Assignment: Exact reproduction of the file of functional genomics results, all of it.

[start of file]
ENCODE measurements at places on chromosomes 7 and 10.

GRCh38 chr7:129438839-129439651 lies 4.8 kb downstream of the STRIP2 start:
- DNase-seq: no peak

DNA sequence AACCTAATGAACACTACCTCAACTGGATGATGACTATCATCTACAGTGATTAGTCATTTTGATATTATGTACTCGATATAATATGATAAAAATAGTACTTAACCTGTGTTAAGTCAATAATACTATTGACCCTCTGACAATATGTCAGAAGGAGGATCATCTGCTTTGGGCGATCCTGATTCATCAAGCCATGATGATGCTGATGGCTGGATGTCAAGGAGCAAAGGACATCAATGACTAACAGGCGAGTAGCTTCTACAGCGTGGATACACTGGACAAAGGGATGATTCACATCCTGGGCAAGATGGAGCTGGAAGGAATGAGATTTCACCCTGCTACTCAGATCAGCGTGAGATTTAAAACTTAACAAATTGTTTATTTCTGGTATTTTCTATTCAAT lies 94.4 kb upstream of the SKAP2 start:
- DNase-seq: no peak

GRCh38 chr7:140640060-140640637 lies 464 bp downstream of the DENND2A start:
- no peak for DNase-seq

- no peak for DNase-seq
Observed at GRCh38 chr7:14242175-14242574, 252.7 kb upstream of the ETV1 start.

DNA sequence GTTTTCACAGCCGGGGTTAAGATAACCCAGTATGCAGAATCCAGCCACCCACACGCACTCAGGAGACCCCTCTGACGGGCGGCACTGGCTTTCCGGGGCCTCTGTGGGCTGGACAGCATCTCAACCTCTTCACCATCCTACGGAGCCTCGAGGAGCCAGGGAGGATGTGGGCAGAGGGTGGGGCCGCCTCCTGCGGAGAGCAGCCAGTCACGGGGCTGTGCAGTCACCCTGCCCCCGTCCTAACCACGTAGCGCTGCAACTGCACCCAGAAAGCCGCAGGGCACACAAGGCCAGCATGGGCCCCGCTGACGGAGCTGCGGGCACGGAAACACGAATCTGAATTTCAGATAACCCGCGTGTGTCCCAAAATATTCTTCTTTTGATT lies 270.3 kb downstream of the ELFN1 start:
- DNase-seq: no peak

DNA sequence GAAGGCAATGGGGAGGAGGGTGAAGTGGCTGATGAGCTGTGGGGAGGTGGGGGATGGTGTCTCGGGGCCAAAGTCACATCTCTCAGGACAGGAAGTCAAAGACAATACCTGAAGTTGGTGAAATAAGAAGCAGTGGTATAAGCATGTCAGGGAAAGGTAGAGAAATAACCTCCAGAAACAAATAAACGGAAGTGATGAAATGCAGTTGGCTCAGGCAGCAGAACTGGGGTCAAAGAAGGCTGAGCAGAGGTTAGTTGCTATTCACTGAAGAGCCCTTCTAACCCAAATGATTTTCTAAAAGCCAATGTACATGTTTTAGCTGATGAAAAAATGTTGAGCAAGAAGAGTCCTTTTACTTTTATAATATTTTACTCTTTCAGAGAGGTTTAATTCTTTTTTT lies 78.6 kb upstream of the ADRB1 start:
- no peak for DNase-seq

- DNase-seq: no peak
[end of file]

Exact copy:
ENCODE measurements at places on chromosomes 7 and 10.

GRCh38 chr7:129438839-129439651 lies 4.8 kb downstream of the STRIP2 start:
- DNase-seq: no peak

DNA sequence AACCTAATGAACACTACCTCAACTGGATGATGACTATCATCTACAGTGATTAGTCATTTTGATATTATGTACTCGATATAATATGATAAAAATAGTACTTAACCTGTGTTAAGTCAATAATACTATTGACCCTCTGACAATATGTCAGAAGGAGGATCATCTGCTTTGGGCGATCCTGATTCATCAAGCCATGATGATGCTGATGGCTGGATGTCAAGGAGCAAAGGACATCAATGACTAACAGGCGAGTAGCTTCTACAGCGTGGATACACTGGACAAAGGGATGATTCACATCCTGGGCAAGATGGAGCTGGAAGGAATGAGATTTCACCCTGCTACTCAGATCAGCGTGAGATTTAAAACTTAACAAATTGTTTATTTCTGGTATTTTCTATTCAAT lies 94.4 kb upstream of the SKAP2 start:
- DNase-seq: no peak

GRCh38 chr7:140640060-140640637 lies 464 bp downstream of the DENND2A start:
- no peak for DNase-seq

- no peak for DNase-seq
Observed at GRCh38 chr7:14242175-14242574, 252.7 kb upstream of the ETV1 start.

DNA sequence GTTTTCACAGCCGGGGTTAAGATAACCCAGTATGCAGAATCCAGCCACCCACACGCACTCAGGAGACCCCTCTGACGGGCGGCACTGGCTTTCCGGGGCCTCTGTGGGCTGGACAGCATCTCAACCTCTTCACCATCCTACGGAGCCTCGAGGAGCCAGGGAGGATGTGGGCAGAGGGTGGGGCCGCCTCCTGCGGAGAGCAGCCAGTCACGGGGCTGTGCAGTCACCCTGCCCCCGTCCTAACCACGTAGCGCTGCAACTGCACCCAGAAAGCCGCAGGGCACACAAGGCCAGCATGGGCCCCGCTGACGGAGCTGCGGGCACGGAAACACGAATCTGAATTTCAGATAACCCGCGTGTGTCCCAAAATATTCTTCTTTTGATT lies 270.3 kb downstream of the ELFN1 start:
- DNase-seq: no peak

DNA sequence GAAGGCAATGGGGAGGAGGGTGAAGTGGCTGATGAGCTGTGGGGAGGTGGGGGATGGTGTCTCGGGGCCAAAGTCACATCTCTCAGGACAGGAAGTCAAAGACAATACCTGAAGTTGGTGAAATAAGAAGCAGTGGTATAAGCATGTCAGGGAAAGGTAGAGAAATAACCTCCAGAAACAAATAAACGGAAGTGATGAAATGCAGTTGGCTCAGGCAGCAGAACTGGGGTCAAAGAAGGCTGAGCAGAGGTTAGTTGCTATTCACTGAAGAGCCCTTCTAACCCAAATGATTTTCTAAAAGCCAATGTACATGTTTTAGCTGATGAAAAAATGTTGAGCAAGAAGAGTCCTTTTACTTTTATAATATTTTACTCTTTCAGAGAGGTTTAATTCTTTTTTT lies 78.6 kb upstream of the ADRB1 start:
- no peak for DNase-seq

- DNase-seq: no peak